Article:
I'm self-studying Statistical Mechanics; in it I got Fundamental Postulate of Statistical Mechanics and that took me to ergodic hypothesis.
In the most layman's language, it says:
In an isolated system in thermal equilibrium, all microstates are equi-probable and equally-likely.
However, I could carry out my venture in Statistical Mechanics till now.
Lately, I came across the actual definition of ergodicity, especially that of Wikipedia:
[...] the term ergodic is used to describe a dynamical system which, broadly speaking, has the same behavior averaged over time as averaged over the space of all the system's states (phase space).
In statistics, the term describes a random process for which the time average of one sequence of events is the same as the ensemble average.
Wikipedia writes about ergodic hypothesis:
[...] over long periods of time, the time spent by a system in some region of the phase space of microstates with the same energy is proportional to the volume of this region ...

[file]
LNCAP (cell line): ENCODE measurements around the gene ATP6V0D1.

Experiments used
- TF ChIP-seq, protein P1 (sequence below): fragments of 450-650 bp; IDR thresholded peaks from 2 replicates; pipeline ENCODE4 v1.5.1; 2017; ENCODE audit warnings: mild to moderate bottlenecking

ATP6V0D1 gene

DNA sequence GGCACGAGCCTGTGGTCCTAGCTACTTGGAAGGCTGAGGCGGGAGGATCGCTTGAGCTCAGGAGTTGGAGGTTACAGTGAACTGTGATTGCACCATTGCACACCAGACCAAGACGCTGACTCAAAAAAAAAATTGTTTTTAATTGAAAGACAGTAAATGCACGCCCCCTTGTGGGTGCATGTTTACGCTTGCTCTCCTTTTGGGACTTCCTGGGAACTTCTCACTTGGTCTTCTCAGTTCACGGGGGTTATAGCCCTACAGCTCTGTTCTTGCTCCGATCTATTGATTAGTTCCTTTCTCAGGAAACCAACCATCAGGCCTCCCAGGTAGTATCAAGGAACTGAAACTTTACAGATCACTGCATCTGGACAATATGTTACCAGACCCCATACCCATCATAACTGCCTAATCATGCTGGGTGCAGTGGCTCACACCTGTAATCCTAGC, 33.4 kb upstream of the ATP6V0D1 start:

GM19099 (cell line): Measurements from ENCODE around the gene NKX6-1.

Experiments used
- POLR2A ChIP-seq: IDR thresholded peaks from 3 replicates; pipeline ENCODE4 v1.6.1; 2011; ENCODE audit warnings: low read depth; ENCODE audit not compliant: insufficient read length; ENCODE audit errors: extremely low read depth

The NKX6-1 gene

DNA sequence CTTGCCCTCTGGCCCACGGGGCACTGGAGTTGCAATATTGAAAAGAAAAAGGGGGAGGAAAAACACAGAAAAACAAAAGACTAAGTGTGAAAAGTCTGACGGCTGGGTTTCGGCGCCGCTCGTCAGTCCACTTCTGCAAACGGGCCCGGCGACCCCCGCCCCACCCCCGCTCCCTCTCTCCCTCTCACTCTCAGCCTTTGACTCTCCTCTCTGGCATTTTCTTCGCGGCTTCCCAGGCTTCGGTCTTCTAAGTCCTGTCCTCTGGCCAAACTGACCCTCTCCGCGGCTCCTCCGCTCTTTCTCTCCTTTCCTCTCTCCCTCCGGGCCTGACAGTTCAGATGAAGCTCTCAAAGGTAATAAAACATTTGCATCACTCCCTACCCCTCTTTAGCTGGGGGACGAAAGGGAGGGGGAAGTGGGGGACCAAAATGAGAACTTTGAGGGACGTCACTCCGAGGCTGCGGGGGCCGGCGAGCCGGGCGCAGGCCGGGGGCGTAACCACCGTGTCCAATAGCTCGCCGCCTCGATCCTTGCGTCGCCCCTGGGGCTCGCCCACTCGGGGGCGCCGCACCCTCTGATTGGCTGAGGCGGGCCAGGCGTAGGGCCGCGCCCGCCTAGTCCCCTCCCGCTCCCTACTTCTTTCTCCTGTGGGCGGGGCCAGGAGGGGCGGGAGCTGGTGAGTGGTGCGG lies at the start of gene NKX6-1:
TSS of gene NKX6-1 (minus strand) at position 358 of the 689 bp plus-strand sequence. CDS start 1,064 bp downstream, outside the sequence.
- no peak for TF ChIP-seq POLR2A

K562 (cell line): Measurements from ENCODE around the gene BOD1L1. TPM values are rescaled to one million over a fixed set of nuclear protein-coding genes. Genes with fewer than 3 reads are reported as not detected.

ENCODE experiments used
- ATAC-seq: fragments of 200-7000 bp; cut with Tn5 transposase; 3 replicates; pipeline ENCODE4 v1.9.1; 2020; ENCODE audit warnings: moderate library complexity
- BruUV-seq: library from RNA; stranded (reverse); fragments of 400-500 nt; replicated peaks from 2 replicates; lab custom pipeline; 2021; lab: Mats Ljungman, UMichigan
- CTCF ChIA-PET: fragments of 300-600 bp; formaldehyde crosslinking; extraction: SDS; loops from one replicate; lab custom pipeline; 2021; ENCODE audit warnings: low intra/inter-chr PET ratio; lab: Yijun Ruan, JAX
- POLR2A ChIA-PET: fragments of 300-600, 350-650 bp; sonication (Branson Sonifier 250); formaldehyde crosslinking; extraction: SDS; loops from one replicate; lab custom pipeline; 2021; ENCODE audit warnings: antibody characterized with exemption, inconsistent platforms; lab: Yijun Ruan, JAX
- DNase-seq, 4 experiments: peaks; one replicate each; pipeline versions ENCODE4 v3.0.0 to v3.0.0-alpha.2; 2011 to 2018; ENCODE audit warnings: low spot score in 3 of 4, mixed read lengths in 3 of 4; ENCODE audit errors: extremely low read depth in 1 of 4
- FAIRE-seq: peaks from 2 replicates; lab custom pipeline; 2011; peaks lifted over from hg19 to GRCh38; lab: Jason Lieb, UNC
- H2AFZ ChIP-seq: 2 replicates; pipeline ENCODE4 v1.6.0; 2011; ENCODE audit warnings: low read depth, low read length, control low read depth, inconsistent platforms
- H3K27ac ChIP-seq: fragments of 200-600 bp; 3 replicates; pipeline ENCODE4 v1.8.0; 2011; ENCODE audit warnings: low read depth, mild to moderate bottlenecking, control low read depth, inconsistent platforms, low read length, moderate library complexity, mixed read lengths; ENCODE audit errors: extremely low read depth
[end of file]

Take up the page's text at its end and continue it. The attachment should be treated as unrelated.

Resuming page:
Also, as Arnold Neumaier wrote about ergodic hypothesis:
[...] every phase space trajectory comes arbitrarily close to every phase space point with the same values of all conserved variables as the initial point of the trajectory ....
I couldn't get those mathematical definitions as those are beyond my level; still I tried to connect these definitions with the layman's one but couldn't do so. I know a bit of phase space, ensembles and nothing more.
I would appreciate if someone explains in an intuitive manner how the definitions the time average of one sequence of events is the same as the ensemble average and time spent by a system in some region of the phase space of microstates with the same energy is proportional to the volume of this region imply the layman's interpretation of ergodic hypothesis.